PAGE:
A note to aspiring doctors
Primum non nocere—first do no harm. This concept isn’t, in fact, found in the text of the ancient hippocratic oath, and frankly, the hippocratic oath is a relic of the past, no longer respected as a sacred code of medical ethics. It is no more than a rite of passage if it’s taken at all. The oath, named for the Greek physician, Hippocrates, has been modified over time, secularized and modernized to remove any appeals to morality or references to the beginning of life. The concept of “do no harm” did appear in spirit in the original text, “I will neither give a deadly drug to anybody who asked for it, nor will I make a suggestion to this effect. Similarly I will not give to a woman an abortive remedy. In purity and holiness I will guard my life and my art.” But these clauses have been erased entirely in its modern counterpart and replaced with linguistic hand-washing: “If it is given me to save a life, all thanks. But it may also be within my power to take a life; this awesome responsibility must be faced with great humbleness and awareness of my own frailty. Above all, I must not play at God.”
On February 25, the United States Senate failed a measure, 53-44, which would have required that life-saving measures be taken when a baby is born alive after a botched abortion. The Born-Alive Survivors Protection Act comes in the wake of laws extending abortion rights up until the point of birth, narrowly voted down in Virginia and passed in New York and Vermont.
The governor of Virginia, Ralph Northam, was one of many prominent Democrats to offer support for infanticide. “If a mother is in labor, I can tell you exactly what would happen. The infant would be delivered. The infant would be kept comfortable. The infant would be resuscitated if that’s what the mother and the family desired. And then a discussion would ensue between the physicians and the mother,” said Governor Northam, implying that should an infant be born alive after an attempted abortion, born “unviable,” or born with a disability, such a situation would prompt a discussion between mother and doctor about whether or not to put the child out of his/her misery. Repugnant language like this shouldn’t be used about anything more sentient than a barn animal. Senator Ben Sasse rightly remarked, “I don’t care what party you’re from—if you can’t say that it’s wrong to leave babies to die after birth, get the hell out of public office.”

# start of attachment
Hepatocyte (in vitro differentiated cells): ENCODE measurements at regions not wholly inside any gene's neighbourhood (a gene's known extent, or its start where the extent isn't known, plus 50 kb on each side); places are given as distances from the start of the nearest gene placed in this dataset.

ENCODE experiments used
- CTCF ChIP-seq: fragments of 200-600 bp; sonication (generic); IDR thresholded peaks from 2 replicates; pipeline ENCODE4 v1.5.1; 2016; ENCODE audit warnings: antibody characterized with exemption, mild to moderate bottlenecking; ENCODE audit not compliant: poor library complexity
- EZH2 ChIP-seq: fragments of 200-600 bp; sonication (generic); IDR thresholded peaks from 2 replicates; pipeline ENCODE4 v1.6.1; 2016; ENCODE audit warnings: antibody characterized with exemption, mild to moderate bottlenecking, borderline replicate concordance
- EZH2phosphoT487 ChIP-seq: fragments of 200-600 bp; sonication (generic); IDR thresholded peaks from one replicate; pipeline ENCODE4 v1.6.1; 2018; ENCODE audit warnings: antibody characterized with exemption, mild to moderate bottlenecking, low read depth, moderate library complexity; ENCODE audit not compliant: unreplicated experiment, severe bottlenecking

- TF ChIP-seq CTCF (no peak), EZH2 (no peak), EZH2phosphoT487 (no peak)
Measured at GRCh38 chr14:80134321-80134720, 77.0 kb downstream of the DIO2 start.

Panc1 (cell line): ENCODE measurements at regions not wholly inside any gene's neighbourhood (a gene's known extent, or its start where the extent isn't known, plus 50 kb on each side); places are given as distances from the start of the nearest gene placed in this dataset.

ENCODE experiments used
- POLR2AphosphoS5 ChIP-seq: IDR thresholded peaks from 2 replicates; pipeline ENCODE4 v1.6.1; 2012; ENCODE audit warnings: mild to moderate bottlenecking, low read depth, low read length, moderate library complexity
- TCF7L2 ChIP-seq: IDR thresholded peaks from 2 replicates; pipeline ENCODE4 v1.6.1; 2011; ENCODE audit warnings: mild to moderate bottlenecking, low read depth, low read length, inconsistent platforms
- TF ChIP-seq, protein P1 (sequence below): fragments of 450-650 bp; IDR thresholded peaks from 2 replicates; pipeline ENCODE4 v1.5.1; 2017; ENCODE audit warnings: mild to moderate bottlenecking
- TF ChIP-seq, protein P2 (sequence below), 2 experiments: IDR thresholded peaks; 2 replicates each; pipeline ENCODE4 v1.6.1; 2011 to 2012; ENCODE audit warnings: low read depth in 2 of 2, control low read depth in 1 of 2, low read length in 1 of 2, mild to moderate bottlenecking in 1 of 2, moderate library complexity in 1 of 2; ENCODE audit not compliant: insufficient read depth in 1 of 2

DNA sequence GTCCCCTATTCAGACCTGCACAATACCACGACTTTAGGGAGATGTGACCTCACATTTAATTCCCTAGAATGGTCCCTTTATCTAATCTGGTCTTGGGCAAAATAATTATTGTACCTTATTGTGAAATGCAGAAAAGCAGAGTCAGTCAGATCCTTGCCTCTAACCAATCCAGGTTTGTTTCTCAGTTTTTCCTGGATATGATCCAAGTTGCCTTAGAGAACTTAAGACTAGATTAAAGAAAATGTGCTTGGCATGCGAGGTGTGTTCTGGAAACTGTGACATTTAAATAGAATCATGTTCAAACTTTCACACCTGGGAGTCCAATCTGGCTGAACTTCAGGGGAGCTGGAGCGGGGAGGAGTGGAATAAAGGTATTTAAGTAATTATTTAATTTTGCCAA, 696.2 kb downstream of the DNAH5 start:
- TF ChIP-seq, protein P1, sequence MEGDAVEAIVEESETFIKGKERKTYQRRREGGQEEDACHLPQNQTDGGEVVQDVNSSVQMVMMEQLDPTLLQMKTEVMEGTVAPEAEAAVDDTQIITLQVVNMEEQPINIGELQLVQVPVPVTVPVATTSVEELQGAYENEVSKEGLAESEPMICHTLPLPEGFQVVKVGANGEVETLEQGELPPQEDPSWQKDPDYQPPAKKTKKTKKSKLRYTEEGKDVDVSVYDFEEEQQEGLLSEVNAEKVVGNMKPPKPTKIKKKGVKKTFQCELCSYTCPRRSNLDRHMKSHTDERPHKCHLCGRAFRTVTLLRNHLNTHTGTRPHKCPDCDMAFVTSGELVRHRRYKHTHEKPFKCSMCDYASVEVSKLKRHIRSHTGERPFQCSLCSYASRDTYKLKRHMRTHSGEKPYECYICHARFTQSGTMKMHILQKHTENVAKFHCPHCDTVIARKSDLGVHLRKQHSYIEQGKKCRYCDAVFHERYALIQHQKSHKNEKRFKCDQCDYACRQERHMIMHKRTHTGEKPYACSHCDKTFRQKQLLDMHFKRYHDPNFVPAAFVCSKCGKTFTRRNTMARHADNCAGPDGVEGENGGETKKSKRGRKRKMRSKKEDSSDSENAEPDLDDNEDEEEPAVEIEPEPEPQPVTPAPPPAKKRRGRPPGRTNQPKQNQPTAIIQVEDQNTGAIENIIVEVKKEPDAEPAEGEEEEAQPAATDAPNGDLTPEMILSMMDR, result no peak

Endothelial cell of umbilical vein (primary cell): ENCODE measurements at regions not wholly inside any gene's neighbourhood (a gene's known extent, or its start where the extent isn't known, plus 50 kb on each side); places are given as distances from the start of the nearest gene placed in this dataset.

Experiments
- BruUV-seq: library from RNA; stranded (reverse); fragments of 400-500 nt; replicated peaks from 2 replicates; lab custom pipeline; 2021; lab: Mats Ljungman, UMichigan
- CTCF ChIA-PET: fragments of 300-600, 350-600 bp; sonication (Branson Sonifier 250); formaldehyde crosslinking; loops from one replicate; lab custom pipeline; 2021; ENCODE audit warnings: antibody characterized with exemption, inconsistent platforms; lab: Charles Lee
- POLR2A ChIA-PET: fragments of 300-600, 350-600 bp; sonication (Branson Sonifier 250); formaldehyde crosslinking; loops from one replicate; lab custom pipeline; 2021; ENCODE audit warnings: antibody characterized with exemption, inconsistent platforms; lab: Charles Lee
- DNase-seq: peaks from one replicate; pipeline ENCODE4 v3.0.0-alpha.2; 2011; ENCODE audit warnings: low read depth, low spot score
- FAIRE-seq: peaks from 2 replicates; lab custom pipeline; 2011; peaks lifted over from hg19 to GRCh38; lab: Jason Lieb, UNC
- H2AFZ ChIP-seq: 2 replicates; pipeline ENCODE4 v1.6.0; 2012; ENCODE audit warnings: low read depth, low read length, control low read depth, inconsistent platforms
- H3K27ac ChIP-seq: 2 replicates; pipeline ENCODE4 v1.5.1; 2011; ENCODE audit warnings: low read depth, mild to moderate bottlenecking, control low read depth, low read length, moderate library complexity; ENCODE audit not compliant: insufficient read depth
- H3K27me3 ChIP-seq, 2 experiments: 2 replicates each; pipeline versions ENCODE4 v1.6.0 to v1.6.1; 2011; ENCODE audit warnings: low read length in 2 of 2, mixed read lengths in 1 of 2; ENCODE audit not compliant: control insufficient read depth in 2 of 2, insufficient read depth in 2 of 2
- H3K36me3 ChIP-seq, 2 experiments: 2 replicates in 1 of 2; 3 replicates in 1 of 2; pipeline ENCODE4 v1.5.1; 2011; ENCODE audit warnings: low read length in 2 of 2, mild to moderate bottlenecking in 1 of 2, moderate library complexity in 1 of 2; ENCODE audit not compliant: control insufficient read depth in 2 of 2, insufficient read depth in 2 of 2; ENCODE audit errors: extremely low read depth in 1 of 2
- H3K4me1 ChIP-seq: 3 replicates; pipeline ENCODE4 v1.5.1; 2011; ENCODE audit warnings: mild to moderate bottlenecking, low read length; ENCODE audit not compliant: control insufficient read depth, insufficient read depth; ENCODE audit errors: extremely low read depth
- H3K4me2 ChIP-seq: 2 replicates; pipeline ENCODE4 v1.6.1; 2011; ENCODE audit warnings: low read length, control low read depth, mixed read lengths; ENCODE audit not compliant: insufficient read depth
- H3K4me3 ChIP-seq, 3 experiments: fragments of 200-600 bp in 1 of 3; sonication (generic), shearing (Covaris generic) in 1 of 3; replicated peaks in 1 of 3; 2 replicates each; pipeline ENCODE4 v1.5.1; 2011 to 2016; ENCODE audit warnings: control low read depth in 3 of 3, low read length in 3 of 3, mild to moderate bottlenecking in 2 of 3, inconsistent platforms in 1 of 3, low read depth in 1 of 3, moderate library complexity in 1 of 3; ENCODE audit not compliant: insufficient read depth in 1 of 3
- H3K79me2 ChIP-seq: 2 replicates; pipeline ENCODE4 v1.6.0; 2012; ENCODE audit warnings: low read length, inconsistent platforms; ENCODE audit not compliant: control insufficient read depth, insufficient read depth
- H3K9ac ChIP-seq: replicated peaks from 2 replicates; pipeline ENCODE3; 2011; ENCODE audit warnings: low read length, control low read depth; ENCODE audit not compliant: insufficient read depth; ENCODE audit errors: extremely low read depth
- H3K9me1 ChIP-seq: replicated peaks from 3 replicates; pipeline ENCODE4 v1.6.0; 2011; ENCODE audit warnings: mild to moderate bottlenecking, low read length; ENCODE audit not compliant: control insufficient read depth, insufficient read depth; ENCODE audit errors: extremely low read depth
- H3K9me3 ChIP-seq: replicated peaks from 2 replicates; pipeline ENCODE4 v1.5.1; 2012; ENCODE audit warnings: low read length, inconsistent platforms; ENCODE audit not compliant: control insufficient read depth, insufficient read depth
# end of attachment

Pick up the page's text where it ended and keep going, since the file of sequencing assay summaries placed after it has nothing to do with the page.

In the wake of the failed Born-Alive Survivors Protection Act, Senator Elizabeth Warren tweeted “Republican politicians just tried (and failed) again to score political points at the expense of women. Enough. Women and their doctors should decide what’s best for their health–not the @SenateGOP.” In this latest opportunity to come to the defense of life, Democrats like Warren showed their cards. Democratic lawmakers are adamantly opposed to any measure Republican politicians attempt to enact which they see as impeding a woman’s right to choose life or death for her child. An unwanted baby, in the view of democratic lawmakers, has no right to live. It is the choice of the mother which determines whether or not a child, outside of the womb, is worthy of the protection granted under the law to every other U.S. citizen. How is it that holding human choice, rather than morality and eternal truth, as the apex of decision making isn’t “playing God”? The left’s battle for late-term abortion is not about women’s health, as they claim, but the profoundly misguided primacy of choice which defines their worldview.
Now more than ever there is a desperate need for a standard of medical ethics worthy of the profession. Even in this dystopian reality, doctors possess the agency to ensure that the medical profession does not become a vehicle for eugenics or maternally-prescribed infanticide. No one (to my knowledge) enters the medical profession because they want to be a eugenicist, but wielding the “awesome responsibility” to save or take life can lead to blurred lines of justice and morality. Future doctors must remember that God alone has the power to take innocent life and that such a decision is not ours to make.
In the words of Pope Saint John Paul II, “A society will be judged on the basis of how it treats its weakest members; and among the most vulnerable are surely the unborn and the dying.” So to all those who aspire to a profession in medicine, please be the healing hands of Jesus in the world. Defying the expectations of our increasingly progressive society, honor your profession, and live your faith by pledging to “do no harm” and so, combat our society’s insidious deference to individual choice.
Keenan is a senior studying political science with minors in history and Constitutional Studies. She is a staunch, albeit hypocritical, advocate of living on campus all four years. You can reach her at firstname.lastname@example.org.